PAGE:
Crizotinib

Crizotinib Reactions 1680, p101 - 2 Dec 2017 Development of acquired resistance due to acquired PIK3CA gene mutation: case report An elderly woman in her 60s [specific age at the time of reaction onset not stated] developed acquired resistance to crizotinib due to acquired PIK3CA gene mutation during treatment for lung adenocarcinoma [dosage and outcome not stated]. The woman was diagnosed with stage IIIB lung adenocarcinoma, on 13 April 2015. Subsequently, she received chemotherapy with various drugs including pemetrexed, carboplatin and bevacizumab. A CT scan revealed progression of the pulmonary lesions, on 20 November 2015. A next generation sequencing was performed on her blood sample, which demonstrated CD74-ROS1 fusion, a variant of the ROS1 translocation, and C176F and G245S mutation in TP53 gene. She was started on oral crizotinib, on 20 January 2016. A repeated CT scan showed a partial response of her pulmonary lesions, on 03 March 2016. However, she experienced chest tightness and shortness of breath, in June 2016. A CT scan performed on 08 July 2016 demonstrated rapid progression of the pulmonary lesions indicative of an acquired resistance to crizotinib. A subsequent next generation sequencing was performed on her blood samples, which revealed a novel point mutation of L531P type of the PIK3CA gene. The novel point mutation of the PIK3CA gene activated the mTOR signalling pathway. Considering this activation, the woman was treated with everolimus. However, disease progression was substantially significant by this time. She eventually died due to circulatory failure on 16 August 2016. Author comment: "The patient reported herein was diagnosed with lung adenocarcinoma and harbored a ROS1 rearrangement. She initially showed a response to crizotinib treatment, but the disease ultimately progressed. We identified an acquired mutation in her blood that led to mTOR pathway activation, which conferred resistance to Xu C-W, et al. Patient harboring a novel PIK3CA point mutation after acquired resistance to crizotinib in an adenocarcinoma with ROS1 rearrangement: A case report and literature review. Thoracic Cancer 8: 714-719, No. 6, Nov 2017. Available from: URL: http://doi.org/10.1111/1759-7714.12496 - China 803285262 0114-9954/17/1680-0001/$14.95 Adis © 2017 Springer International Publishing AG. All rights reserved Reactions 2 Dec 2017 No. 1680 http://www.deepdyve.com/assets/images/DeepDyve-Logo-lg.png Reactions Weekly Springer Journals

Crizotinib

Reactions Weekly , Volume 1680 (1) – Dec 2, 2017
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Publisher
Springer International Publishing
Copyright
Copyright © 2017 by Springer International Publishing AG, part of Springer Nature
Subject
Medicine & Public Health; Drug Safety and Pharmacovigilance; Pharmacology/Toxicology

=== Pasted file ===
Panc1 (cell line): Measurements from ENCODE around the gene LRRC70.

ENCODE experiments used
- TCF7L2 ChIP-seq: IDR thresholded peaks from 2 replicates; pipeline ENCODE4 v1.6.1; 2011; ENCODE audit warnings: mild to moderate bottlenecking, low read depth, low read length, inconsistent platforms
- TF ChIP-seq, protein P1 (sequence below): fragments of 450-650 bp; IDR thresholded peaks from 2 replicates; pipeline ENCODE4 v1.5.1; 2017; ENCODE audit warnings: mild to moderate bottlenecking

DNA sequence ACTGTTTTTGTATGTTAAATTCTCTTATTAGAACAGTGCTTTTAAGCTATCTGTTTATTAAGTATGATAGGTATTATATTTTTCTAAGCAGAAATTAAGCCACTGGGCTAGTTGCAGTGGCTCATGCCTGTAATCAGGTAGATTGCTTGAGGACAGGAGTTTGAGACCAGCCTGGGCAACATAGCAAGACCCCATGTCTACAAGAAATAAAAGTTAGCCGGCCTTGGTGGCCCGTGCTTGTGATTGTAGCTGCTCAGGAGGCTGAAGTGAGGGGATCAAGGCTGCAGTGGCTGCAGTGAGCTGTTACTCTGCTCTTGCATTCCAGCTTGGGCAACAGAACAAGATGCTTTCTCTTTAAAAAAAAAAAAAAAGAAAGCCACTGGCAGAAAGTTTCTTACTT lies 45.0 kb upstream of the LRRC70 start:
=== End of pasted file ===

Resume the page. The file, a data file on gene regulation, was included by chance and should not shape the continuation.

ISSN
0114-9954
eISSN
1179-2051
D.O.I.
10.1007/s40278-017-39032-8
Publisher site
See Article on Publisher Site

Abstract

Reactions 1680, p101 - 2 Dec 2017 Development of acquired resistance due to acquired PIK3CA gene mutation: case report An elderly woman in her 60s [specific age at the time of reaction onset not stated] developed acquired resistance to crizotinib due to acquired PIK3CA gene mutation during treatment for lung adenocarcinoma [dosage and outcome not stated]. The woman was diagnosed with stage IIIB lung adenocarcinoma, on 13 April 2015. Subsequently, she received chemotherapy with various drugs including pemetrexed, carboplatin and bevacizumab. A CT scan revealed progression of the pulmonary lesions, on 20 November 2015. A next generation sequencing was performed on her blood sample, which demonstrated CD74-ROS1 fusion, a variant of the ROS1 translocation, and C176F and G245S mutation in TP53 gene. She was started on oral crizotinib, on 20 January 2016. A repeated CT scan showed a partial response of her pulmonary lesions, on 03 March 2016. However, she experienced chest tightness and shortness of breath, in June 2016. A CT scan performed on 08 July 2016 demonstrated rapid progression of the pulmonary lesions indicative of an acquired resistance to crizotinib. A subsequent next generation sequencing was performed on her blood samples, which revealed a novel point mutation of L531P type of the PIK3CA gene. The novel point mutation of the PIK3CA gene activated the mTOR signalling pathway. Considering this activation, the woman was treated with everolimus. However, disease progression was substantially significant by this time. She eventually died due to circulatory failure on 16 August 2016. Author comment: "The patient reported herein was diagnosed with lung adenocarcinoma and harbored a ROS1 rearrangement. She initially showed a response to crizotinib treatment, but the disease ultimately progressed. We identified an acquired mutation in her blood that led to mTOR pathway activation, which conferred resistance to Xu C-W, et al. Patient harboring a novel PIK3CA point mutation after acquired resistance to crizotinib in an adenocarcinoma with ROS1 rearrangement: A case report and literature review. Thoracic Cancer 8: 714-719, No. 6, Nov 2017. Available from: URL: http://doi.org/10.1111/1759-7714.12496 - China 803285262 0114-9954/17/1680-0001/$14.95 Adis © 2017 Springer International Publishing AG. All rights reserved Reactions 2 Dec 2017 No. 1680

Journal

Reactions WeeklySpringer Journals

Published: Dec 2, 2017

References

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